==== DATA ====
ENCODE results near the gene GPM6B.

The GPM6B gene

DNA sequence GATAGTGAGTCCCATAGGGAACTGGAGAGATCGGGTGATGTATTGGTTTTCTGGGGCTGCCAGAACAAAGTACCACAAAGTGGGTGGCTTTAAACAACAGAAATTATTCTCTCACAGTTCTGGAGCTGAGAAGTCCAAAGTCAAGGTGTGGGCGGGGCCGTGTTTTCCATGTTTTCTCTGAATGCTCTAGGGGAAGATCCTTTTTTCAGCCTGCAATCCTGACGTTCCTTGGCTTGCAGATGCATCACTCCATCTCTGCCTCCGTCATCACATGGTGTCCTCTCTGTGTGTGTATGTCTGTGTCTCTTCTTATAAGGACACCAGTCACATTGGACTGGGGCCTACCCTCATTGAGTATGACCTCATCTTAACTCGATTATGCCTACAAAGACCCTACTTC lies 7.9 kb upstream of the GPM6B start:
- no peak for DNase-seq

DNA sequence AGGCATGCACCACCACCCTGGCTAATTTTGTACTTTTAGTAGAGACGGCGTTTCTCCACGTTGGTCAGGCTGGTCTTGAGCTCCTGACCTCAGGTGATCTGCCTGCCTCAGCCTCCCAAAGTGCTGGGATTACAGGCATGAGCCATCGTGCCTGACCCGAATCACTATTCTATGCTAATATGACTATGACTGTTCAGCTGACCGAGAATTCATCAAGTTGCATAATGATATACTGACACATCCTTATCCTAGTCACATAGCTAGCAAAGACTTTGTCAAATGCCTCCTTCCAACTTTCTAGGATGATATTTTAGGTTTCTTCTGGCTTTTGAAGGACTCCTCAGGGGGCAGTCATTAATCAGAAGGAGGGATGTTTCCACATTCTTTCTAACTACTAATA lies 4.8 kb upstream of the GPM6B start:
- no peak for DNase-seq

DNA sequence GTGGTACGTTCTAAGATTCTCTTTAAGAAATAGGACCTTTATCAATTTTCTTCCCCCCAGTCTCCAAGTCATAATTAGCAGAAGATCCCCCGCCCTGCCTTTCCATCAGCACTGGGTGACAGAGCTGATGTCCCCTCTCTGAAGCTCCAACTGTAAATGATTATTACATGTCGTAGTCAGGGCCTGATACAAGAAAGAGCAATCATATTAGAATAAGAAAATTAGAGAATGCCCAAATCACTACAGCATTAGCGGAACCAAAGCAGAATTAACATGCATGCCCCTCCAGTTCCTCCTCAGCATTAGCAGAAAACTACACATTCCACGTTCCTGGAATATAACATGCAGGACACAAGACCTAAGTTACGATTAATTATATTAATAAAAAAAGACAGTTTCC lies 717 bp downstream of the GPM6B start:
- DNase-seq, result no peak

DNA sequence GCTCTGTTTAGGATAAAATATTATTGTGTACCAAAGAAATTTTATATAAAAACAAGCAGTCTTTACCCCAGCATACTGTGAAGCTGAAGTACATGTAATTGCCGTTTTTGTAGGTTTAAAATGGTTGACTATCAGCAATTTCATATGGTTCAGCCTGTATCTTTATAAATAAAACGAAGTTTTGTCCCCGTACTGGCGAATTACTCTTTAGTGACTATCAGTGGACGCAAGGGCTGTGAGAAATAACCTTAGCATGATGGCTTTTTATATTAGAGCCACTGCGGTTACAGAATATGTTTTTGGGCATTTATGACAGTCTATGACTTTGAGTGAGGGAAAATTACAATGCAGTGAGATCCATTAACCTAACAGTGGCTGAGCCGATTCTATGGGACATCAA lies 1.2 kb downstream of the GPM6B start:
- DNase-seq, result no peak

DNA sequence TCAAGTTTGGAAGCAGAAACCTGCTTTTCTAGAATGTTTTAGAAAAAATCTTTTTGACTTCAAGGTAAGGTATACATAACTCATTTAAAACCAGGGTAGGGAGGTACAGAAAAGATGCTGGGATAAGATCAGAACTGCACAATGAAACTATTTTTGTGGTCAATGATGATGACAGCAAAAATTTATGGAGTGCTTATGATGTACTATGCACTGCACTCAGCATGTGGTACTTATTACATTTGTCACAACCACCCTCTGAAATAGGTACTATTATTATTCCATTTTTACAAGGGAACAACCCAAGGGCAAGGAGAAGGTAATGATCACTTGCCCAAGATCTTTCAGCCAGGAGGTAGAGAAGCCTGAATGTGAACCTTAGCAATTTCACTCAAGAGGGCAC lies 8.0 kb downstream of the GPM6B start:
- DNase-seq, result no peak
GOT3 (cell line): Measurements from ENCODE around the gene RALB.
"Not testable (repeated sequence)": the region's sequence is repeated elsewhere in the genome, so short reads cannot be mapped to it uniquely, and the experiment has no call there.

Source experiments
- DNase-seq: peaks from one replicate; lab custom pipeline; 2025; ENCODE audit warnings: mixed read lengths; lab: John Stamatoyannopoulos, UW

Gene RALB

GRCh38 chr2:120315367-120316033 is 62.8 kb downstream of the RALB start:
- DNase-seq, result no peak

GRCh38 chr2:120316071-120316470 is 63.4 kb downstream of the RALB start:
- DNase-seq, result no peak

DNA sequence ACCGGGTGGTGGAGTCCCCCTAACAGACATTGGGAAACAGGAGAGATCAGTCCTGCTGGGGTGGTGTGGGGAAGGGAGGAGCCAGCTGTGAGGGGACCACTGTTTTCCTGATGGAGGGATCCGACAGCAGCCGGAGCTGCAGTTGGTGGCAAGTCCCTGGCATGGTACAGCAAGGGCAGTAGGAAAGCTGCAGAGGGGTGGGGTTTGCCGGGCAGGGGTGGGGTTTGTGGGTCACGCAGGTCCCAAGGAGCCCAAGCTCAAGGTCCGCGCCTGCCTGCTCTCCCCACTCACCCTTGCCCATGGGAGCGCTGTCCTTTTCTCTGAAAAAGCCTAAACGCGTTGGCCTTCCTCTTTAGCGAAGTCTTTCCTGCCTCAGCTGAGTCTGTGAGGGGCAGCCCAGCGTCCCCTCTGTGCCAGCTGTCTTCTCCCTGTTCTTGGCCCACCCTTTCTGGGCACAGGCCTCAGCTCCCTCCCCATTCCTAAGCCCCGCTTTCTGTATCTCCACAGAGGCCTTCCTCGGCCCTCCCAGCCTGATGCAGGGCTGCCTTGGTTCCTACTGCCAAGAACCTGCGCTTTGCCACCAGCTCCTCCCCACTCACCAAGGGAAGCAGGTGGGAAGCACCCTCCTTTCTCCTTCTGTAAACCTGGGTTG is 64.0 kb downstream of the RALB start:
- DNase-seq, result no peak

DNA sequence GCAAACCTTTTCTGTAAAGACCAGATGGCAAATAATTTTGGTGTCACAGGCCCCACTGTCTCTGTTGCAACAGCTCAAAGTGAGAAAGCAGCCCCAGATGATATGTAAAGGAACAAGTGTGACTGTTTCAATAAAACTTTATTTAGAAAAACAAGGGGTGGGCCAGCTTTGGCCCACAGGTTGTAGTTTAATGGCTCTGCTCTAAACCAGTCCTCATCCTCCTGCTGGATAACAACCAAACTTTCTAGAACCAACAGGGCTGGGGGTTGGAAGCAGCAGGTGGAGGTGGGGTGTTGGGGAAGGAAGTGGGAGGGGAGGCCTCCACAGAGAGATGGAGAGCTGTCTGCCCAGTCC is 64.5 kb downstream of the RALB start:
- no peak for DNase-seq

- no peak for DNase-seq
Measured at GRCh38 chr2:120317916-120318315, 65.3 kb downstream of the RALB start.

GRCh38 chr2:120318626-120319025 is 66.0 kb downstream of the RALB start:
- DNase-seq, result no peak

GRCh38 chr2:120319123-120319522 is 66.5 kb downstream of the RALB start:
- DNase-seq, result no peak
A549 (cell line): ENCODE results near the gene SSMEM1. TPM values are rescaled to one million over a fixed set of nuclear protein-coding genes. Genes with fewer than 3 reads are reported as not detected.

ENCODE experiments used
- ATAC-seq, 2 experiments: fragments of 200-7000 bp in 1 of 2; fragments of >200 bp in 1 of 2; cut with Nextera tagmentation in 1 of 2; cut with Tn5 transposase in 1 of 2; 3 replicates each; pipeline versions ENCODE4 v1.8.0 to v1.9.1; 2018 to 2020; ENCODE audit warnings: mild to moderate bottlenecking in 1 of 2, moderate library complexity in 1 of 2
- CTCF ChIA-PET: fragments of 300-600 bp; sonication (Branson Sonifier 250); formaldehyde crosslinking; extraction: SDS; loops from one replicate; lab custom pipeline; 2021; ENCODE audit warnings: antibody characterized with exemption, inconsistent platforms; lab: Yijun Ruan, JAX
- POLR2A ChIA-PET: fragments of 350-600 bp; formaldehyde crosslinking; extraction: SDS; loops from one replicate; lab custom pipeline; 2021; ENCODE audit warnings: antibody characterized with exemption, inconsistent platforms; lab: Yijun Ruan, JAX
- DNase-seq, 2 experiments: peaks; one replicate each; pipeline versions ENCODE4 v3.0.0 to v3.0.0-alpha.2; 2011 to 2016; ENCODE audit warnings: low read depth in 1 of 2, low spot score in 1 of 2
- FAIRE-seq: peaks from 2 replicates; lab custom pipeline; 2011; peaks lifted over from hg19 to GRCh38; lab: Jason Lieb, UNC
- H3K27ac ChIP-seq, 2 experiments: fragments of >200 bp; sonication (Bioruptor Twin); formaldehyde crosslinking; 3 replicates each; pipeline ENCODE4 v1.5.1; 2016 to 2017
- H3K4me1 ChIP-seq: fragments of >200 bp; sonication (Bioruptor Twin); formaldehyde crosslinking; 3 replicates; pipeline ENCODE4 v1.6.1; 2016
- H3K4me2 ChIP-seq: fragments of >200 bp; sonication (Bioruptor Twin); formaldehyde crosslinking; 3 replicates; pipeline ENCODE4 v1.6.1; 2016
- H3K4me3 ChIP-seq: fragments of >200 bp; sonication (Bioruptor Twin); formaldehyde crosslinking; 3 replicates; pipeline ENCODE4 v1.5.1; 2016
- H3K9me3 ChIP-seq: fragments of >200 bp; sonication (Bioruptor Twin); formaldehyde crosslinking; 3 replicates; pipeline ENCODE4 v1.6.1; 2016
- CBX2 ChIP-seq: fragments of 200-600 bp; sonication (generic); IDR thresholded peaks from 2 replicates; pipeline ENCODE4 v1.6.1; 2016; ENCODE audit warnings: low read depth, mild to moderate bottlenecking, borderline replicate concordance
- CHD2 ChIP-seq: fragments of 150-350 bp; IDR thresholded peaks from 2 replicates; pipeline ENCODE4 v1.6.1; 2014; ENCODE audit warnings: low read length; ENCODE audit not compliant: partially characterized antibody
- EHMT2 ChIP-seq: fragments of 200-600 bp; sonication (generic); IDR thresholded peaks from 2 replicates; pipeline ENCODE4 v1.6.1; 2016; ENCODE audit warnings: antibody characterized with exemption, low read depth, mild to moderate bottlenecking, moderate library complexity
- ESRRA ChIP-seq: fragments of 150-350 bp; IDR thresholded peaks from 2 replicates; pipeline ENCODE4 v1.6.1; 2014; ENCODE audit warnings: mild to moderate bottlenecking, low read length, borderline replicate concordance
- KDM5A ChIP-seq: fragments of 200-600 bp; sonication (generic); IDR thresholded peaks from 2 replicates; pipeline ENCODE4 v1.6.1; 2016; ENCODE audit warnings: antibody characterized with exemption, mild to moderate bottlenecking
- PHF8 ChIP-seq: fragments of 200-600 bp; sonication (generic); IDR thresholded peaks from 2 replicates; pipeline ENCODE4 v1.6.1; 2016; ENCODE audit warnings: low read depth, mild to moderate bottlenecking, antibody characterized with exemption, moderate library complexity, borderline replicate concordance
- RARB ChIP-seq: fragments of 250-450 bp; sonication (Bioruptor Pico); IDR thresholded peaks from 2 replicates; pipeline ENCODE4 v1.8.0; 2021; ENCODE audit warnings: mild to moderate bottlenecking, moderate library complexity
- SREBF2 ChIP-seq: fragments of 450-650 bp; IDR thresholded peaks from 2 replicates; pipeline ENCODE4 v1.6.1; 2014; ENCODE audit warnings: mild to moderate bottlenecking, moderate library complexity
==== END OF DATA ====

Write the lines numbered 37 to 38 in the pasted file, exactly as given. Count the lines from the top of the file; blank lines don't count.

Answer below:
- DNase-seq, 2 experiments: peaks; one replicate each; pipeline versions ENCODE4 v3.0.0 to v3.0.0-alpha.2; 2011 to 2016; ENCODE audit warnings: low read depth in 1 of 2, low spot score in 1 of 2
- FAIRE-seq: peaks from 2 replicates; lab custom pipeline; 2011; peaks lifted over from hg19 to GRCh38; lab: Jason Lieb, UNC